Clinical hyperthyroidism can be observed in less than 10% of cases. Symptoms include: tachycardia, hypertension, tremors, tachypnea, weight loss, heat intolerance, muscle weakness, diarrhea, nervousness, and hyper-reactive reflexes.

The use of iodinated substances can trigger a thyrotoxic crisis (Jod-Basedow phenomenon) 7. Besides drugs, the use of disinfectants, antiseptics, and iodinated contrast agents may trigger thyrotoxic crisis. Amiodarone is the drug more often correlated with thyroid stimulation. A 100 mg pill contains 250 times the recommended daily dose of iodine 8.

Under physiological conditions, increased serum levels of iodine causes and increase in transport and in iodine pool resulting in inhibition of thyroid hormones synthesis and selfregulatory inhibition of iodine transportation (Wolff-Chaikoff phenomenon) 9. Thus, the excess of iodine and absence of a regulatory system can lead to persistent increase in the production of thyroid hormone and thyrotoxicosis.

In the case reported here, the use of iodinated contrast to perform the scans before surgical intervention could have contributed to the development of thyrotoxic crisis. The use of prophylactic anti-thyroid drugs in exams with iodinated contrast is controversial 10.

The reduction of thyroid hormones is the initial step for treatment of thyrotoxicosis. Thionamides (propylthiouracil, metimazole) are the antithyroid medications used more often. They inhibit thyroid peroxidase therefore inhibiting the incorporation of iodine into thyroglobulin. Propylthiouracil (PTU) has the additional mechanism of inhibiting the peripheral conversion of T4 to T3.

The choice of antithyroid drug depends on several factors. Metimazole has dose-dependent side effects. Cases of hepatotoxicity are less severe, and it is administered in a single daily dose. Propylthiouracil may be the drug of choice in pregnancy and lactation due to reduced placental crossing and lower levels in maternal milk when compared to PTU. In more severe cases, such as thyrotoxic storm, PTU should be the drug of choice because, in addition to the inhibitory effects on the release of thyroid hormone, it also inhibits its peripheral conversion.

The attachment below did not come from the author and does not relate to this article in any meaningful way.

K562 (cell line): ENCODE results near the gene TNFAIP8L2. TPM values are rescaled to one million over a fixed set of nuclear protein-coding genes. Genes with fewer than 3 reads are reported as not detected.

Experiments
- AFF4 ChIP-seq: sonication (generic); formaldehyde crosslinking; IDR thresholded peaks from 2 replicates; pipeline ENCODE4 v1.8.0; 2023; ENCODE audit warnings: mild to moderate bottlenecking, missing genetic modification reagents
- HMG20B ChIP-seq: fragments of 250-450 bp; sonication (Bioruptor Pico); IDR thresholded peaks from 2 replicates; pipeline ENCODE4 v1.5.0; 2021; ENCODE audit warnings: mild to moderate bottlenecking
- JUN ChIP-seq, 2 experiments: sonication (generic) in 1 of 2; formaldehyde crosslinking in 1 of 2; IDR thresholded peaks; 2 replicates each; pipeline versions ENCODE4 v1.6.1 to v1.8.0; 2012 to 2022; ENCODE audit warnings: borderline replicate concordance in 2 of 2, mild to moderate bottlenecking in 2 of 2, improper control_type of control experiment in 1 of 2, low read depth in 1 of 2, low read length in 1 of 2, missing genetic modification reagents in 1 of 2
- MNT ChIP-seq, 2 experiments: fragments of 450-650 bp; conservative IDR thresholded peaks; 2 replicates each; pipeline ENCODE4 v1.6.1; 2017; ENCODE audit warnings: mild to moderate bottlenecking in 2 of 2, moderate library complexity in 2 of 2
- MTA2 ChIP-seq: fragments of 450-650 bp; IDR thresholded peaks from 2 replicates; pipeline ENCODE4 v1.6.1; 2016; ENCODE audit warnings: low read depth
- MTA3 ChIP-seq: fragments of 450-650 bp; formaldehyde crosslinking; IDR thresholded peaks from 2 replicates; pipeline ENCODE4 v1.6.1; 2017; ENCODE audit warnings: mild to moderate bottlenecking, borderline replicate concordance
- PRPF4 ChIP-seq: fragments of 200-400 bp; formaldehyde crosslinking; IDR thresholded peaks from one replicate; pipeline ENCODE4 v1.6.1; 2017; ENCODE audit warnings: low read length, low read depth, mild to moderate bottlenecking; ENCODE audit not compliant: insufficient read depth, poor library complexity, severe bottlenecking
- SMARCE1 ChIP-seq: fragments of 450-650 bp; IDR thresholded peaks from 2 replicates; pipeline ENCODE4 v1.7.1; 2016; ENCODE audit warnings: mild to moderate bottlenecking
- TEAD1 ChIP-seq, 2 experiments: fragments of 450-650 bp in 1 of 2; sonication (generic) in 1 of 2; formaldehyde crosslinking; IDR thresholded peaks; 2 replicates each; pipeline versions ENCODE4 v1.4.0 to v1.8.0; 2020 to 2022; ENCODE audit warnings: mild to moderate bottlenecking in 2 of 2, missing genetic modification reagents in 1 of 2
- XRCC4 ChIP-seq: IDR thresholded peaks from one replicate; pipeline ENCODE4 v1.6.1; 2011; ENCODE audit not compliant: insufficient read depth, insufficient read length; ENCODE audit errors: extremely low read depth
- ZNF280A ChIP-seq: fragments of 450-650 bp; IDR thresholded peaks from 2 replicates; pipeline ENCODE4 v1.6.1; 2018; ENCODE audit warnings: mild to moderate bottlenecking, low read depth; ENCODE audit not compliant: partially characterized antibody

Iodine therapy to inhibit the synthesis of thyroid hormones should be performed one hour after the administration of PTU, thus preventing the use of iodine as substrate.

In cases of thyrotoxic storm, higher doses of PTU are necessary. Propranolol is the beta-blocker of choice, since in addition to its cardiovascular effects, it also inhibits peripheral conversion of thyroid hormones. Other beta-blockers are not contraindicated. The level of cortisol tends to be normal, but the use of corticosteroids is indicated to achieve levels compatible with stress. Publications have reported the use of plasmapheresis in the preoperative preparation in selected cases 11. Elective procedures should be postponed until thyroid hormones are under control.

The early onset of prenatal care and routine use of ultrasound contribute to the early diagnosis of GTD. Thus, clinical presentations with large hydatidiform moles, elimination of vesicles, anemia, and emergency situations have become increasingly less common.



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Correspondence to:
Dr. Carlos Eduardo David de Almeida
Av. Cesar Helal, 1.181, apt 1.903 Praia do Suá
29052-230 - Vitória, ES, Brazil

Submitted on November 4, 2010.
Approved on January 31, 2011.



Received from Universidade Federal do Espírito Santo (UFES); Hospital Universitário Cassiano Antônio Moraes (HUCAM), Brazil.